My life ON THE EDGE of imagination with the Proscenium Club.

My life ON THE EDGE of imagination with the Proscenium Club

My name is Clayton Windatt and I have been an artist my entire life constantly imagining things and finding creative ways of expressing myself. Although this creativity flows freely and impacts on my friends and family, I have a very solitary arts practice when it comes to my imagination. I grew up drawing pictures and not showing them to people. I would often be embarrassed if someone saw what I was drawing and would hide my childhood artworks in the closet of my bedroom. As an adult, I now often work collaboratively engaging community and groups in art artions and creation processes but it is not the same for me, as working with others deals more with engagement and relationship building, not my internal imagination… until I met the extended members of the Proscenium Club and the ON THE EDGE Fringe Festival.

The ON THE EDGE Fringe Festival is small multi-arts festival operating in North Bay, Ontario run by Artistic Director, Kelsey Ruhl. The Proscenium Club is an independent professional theatre troupe living and working in North Bay but touring work throughout the rural communities of Ontario. Proscenium Club is managed by Joshua Bainbridge. Josh and Kelsey are a power-couple in the arts developing, creating and producing many works together and with community. They both work primarily in theatre as actors but also direct, write and overall manage a ton of arts actions.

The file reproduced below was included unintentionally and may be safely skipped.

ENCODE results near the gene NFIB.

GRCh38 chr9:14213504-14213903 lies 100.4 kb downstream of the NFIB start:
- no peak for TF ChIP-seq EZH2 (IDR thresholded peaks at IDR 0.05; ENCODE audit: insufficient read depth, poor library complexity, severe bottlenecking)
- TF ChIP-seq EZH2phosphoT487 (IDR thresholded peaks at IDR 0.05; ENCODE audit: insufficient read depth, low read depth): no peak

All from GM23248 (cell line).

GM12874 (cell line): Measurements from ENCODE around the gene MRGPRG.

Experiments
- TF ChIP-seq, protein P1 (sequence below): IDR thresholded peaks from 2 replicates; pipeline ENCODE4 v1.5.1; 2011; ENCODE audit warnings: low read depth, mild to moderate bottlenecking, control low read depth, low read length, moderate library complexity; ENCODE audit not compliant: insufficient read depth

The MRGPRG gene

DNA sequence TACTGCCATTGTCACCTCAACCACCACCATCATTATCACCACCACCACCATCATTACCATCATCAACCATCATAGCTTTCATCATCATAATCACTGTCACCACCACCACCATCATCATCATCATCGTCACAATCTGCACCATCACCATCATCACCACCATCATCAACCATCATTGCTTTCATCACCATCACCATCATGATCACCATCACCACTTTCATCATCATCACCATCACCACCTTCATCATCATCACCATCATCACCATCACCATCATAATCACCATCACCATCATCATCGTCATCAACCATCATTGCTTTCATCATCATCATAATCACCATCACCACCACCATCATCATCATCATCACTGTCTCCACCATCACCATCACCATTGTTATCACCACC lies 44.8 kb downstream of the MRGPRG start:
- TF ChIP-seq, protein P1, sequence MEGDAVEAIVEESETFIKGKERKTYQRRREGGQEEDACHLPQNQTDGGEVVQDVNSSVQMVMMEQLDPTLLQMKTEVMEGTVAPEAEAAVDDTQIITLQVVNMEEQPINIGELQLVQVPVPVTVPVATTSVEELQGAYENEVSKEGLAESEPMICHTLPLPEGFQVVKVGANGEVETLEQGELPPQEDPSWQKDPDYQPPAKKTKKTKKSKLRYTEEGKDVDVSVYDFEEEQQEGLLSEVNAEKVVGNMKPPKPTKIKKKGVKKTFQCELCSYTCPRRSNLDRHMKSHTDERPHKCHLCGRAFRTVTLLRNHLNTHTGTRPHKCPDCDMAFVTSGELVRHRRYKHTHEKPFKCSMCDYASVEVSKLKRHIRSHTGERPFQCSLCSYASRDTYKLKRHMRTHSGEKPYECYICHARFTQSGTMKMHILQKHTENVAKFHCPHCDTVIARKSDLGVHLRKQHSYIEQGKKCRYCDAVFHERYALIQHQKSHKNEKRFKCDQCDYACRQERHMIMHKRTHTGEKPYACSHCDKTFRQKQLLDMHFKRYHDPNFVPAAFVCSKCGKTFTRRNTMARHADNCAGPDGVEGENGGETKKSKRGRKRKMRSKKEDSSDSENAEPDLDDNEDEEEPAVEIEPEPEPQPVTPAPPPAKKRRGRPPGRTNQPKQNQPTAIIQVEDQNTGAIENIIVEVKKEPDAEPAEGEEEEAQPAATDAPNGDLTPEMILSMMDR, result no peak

I became friends with Josh and Kelsey years ago after meeting while making some props and set elements for a theatre production and they were both working as actors. As primarily a visual artist, I would make things at home and then drop them off at the production space not attending rehearsals. Whenever I would drop by the set to deliver my creations, I would be confronted by large groups of invasive people asking me questions and trying to get to know me. Do not get me wrong, everyone was pleasant and cheerful celebrating the things I would make but it still was human contact at a level I was not accustomed to. It reminded me of my childhood and the awkward situations I had with other children which made me feel embarrassed about my arts practice.

Works were always overly celebrated which made me suspicious. Stating how talented I was and getting excited also made me suspicious. I know this sounds counterintuitive but the visual arts world rarely has this level of enthusiasm towards each other. Visual artists are well conditioned to be hyper critical of self and of peers making conversations regarding artwork often take form as debates if successful or mildly pleasant if people are bored. This combined with my own internal levels of childhood-born self doubt made it extra complicated for me. The level of encouragement and support that the actors I met within the theatre sector offered me as visual artist was akin to a very bizarre form of confidence-building therapy that I consistently questioned with scrutiny.

Over time, my suspicion of these well-intending people became less and less. They wore me down with consistent kindness which, at times, I still question today. Eventually I came to know many of the actors and consider them friends interacting outside of productions and visiting to talk about all things, not just the art world. It is also important to note that the visual art scene is riddled with people that find it difficult to talk about anything other than art and the art world itself… it can feel very bleak.